Ex-juror suffering from PTSD applauds bill to allow discussion with mental health services
Private member's amendment would ease Criminal Code ban
A Toronto man diagnosed with post-traumatic stress disorder after serving on the jury for a murder trial is praising a new private member's bill that could help jurors deal with the fallout from listening to disturbing testimony and viewing horrific crime scene photos.
This week Conservative MP Michael Cooper introduced a bill that would amend the Criminal Code to allow jurors to discuss aspects of trial deliberation with a medical clinician. The bill would amend Section 649, which prohibits jurors from disclosing their deliberations.
It's a roadblock Mark Farrant says he ran into after serving as the jury foreman during the trial of 31-year-old Farshad Badakhshan.
In April 2014, Badakhshan was found guilty of second-degree murder in the death of his girlfriend. Four years earlier, Badakhshan had slit her throat and stabbed her repeatedly before setting their rooming house in Toronto's Annex area on fire.
Farrant said when he first sought help he was told "over and over" that he wasn't legally allowed to talk about deliberations. A statement of claim he filed to in Ontario Superior Court says he was later diagnosed with PTSD, anxiety and depression following the trial.
"For the most part Canadians go through the jury duty unscathed, but we know many have not, especially on difficult and lengthy trials," he told CBC's The House.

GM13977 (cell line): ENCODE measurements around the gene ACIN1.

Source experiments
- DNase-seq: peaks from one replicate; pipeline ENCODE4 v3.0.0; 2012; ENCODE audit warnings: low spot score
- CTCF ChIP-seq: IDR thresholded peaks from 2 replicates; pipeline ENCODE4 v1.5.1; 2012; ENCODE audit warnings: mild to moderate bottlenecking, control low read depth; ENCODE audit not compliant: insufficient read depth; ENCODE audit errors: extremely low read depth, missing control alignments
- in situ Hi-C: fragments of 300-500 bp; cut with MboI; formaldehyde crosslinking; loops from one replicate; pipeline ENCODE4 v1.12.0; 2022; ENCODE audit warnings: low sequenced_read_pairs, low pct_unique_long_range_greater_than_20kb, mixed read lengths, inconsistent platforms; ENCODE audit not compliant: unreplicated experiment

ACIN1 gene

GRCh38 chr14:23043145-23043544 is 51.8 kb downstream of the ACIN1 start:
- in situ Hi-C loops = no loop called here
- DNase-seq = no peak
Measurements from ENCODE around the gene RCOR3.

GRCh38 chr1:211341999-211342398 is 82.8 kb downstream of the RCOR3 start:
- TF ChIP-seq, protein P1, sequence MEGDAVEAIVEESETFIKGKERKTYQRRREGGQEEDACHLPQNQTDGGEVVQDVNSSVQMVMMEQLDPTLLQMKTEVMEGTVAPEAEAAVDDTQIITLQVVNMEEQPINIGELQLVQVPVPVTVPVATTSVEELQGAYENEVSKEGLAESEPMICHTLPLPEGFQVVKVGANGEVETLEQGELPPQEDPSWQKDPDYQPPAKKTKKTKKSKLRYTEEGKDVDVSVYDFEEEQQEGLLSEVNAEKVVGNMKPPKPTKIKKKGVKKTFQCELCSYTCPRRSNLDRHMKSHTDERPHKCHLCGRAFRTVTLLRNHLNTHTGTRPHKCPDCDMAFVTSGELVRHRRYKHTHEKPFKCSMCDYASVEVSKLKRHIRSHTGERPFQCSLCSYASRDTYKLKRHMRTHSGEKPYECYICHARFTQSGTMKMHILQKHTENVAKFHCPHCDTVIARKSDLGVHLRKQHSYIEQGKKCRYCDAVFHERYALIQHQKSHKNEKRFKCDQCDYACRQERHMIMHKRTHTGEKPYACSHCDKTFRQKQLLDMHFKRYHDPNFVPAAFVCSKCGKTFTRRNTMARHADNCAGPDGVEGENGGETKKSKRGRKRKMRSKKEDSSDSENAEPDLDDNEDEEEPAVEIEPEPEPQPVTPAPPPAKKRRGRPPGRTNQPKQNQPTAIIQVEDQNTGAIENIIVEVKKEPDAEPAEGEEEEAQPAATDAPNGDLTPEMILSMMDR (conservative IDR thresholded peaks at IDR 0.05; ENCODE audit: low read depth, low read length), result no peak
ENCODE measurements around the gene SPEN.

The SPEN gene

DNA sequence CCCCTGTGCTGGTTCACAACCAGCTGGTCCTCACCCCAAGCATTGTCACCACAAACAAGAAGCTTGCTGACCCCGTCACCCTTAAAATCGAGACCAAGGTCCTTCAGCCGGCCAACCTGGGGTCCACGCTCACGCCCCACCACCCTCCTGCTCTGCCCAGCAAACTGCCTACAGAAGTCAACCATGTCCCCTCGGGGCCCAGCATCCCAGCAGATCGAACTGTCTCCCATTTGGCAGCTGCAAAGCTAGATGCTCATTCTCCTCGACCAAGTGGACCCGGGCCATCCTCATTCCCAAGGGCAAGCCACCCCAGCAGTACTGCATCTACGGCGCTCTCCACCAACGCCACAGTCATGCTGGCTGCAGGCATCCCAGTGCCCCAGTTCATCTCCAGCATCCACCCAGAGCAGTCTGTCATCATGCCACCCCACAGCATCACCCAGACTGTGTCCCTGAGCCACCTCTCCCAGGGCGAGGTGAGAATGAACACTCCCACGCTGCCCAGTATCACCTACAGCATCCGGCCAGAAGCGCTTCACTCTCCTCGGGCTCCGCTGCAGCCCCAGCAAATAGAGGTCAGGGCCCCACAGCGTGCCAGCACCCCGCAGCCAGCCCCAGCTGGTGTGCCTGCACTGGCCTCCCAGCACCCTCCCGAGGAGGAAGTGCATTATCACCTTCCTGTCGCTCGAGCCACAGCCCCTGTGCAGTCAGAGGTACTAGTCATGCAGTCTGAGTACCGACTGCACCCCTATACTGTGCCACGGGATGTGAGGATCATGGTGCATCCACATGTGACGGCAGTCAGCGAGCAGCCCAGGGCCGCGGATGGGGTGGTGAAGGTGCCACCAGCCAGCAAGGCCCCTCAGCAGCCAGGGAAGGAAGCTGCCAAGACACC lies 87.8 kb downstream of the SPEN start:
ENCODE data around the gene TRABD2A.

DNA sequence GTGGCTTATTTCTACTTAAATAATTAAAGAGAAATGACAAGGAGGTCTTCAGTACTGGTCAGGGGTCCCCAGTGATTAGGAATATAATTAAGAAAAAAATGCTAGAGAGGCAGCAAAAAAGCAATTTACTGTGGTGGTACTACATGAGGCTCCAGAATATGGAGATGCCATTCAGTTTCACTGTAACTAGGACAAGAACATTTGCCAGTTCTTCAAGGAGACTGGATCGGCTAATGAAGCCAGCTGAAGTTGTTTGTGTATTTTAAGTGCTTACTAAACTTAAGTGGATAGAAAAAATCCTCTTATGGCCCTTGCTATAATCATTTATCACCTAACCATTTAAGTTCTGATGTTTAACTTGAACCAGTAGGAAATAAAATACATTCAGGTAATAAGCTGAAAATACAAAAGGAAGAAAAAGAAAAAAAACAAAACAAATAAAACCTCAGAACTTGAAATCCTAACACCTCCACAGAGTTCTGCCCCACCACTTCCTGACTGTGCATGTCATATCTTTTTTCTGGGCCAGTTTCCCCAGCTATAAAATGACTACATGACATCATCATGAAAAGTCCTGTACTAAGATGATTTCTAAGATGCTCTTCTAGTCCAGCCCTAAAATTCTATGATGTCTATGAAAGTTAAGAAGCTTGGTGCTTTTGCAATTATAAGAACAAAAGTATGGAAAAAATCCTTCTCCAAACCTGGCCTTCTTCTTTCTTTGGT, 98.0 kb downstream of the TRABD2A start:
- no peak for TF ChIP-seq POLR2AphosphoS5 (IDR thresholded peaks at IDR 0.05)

"It allows the juror to talk about trial experiences openly with a licensed medical practitioner — a psychiatrist, psychologist whoever — without fear that they are breaking the law."
'Last form of mandatory civic action'
Cooper says the bill just cracks the Criminal Code open slightly, and only to medical professionals, who already have a handle on the importance of confidentiality.
"It provides a narrow exception to the jury secrecy rules so that after a trial a juror who is seeking mental health treatment could disclose what took place during the course of jury deliberations," he said.
"It's a step in the right direction... No one should be unable to get mental health treatment for simply doing their civic duty."
The Criminal Code change was endorsed by the all-party justice committee after it studied the impact of jury duty on mental health to determine what specialized services, funding and new policies could be required. Their report also recommended jury members be paid at least $120 a day and be offered comprehensive psychological support, much of which falls to the provinces.
Until this private member's bill — a parliamentary initiative that seldom gets passed — nothing much has been done to help jurors, says Farrant, who earlier this year launched a lawsuit against the Ontario and federal governments for $100,000 in compensation.
"I'm hoping that members will look at the bill for what it is and not political or partisan lines. That this is really a bill designed to help Canadians who are participating in really what is the last form of mandatory civic action, which is being a member of a jury," he said.
"We don't conscript people for the military anymore but we do conscript people to do that duty as a juror."
After Farrant came forward with his story, the Ontario government introduced free counselling for jurors.